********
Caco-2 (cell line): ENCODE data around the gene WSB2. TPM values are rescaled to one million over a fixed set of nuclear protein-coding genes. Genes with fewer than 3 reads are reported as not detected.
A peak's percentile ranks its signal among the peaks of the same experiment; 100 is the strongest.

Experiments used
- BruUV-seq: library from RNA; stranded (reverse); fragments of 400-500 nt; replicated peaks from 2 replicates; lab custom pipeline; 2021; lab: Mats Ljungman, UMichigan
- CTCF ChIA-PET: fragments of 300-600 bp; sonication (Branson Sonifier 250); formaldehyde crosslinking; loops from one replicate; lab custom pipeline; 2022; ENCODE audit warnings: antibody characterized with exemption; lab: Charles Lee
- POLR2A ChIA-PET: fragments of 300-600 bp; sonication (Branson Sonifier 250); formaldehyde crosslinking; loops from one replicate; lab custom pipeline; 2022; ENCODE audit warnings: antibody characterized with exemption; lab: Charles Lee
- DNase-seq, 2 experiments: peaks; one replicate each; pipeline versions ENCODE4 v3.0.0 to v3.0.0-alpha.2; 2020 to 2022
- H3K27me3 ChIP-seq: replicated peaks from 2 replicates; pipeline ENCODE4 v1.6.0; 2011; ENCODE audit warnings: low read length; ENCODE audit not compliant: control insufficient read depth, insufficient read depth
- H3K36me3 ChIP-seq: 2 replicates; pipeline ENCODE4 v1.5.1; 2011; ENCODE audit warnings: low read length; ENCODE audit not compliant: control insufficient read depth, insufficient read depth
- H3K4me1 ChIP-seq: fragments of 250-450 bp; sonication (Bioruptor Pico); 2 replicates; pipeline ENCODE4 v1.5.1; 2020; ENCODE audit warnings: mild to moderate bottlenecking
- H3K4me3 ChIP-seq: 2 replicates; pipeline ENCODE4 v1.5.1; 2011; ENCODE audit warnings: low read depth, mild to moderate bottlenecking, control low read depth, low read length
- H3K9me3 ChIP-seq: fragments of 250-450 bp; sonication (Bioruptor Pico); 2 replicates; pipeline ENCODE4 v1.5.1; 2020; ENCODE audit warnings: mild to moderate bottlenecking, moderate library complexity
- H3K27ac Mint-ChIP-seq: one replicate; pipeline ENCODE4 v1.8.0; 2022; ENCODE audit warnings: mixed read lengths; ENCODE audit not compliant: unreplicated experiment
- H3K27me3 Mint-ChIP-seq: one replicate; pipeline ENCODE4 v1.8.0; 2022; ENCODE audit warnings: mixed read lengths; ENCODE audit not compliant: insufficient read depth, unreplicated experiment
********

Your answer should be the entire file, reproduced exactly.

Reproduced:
Caco-2 (cell line): ENCODE data around the gene WSB2. TPM values are rescaled to one million over a fixed set of nuclear protein-coding genes. Genes with fewer than 3 reads are reported as not detected.
A peak's percentile ranks its signal among the peaks of the same experiment; 100 is the strongest.

Experiments used
- BruUV-seq: library from RNA; stranded (reverse); fragments of 400-500 nt; replicated peaks from 2 replicates; lab custom pipeline; 2021; lab: Mats Ljungman, UMichigan
- CTCF ChIA-PET: fragments of 300-600 bp; sonication (Branson Sonifier 250); formaldehyde crosslinking; loops from one replicate; lab custom pipeline; 2022; ENCODE audit warnings: antibody characterized with exemption; lab: Charles Lee
- POLR2A ChIA-PET: fragments of 300-600 bp; sonication (Branson Sonifier 250); formaldehyde crosslinking; loops from one replicate; lab custom pipeline; 2022; ENCODE audit warnings: antibody characterized with exemption; lab: Charles Lee
- DNase-seq, 2 experiments: peaks; one replicate each; pipeline versions ENCODE4 v3.0.0 to v3.0.0-alpha.2; 2020 to 2022
- H3K27me3 ChIP-seq: replicated peaks from 2 replicates; pipeline ENCODE4 v1.6.0; 2011; ENCODE audit warnings: low read length; ENCODE audit not compliant: control insufficient read depth, insufficient read depth
- H3K36me3 ChIP-seq: 2 replicates; pipeline ENCODE4 v1.5.1; 2011; ENCODE audit warnings: low read length; ENCODE audit not compliant: control insufficient read depth, insufficient read depth
- H3K4me1 ChIP-seq: fragments of 250-450 bp; sonication (Bioruptor Pico); 2 replicates; pipeline ENCODE4 v1.5.1; 2020; ENCODE audit warnings: mild to moderate bottlenecking
- H3K4me3 ChIP-seq: 2 replicates; pipeline ENCODE4 v1.5.1; 2011; ENCODE audit warnings: low read depth, mild to moderate bottlenecking, control low read depth, low read length
- H3K9me3 ChIP-seq: fragments of 250-450 bp; sonication (Bioruptor Pico); 2 replicates; pipeline ENCODE4 v1.5.1; 2020; ENCODE audit warnings: mild to moderate bottlenecking, moderate library complexity
- H3K27ac Mint-ChIP-seq: one replicate; pipeline ENCODE4 v1.8.0; 2022; ENCODE audit warnings: mixed read lengths; ENCODE audit not compliant: unreplicated experiment
- H3K27me3 Mint-ChIP-seq: one replicate; pipeline ENCODE4 v1.8.0; 2022; ENCODE audit warnings: mixed read lengths; ENCODE audit not compliant: insufficient read depth, unreplicated experiment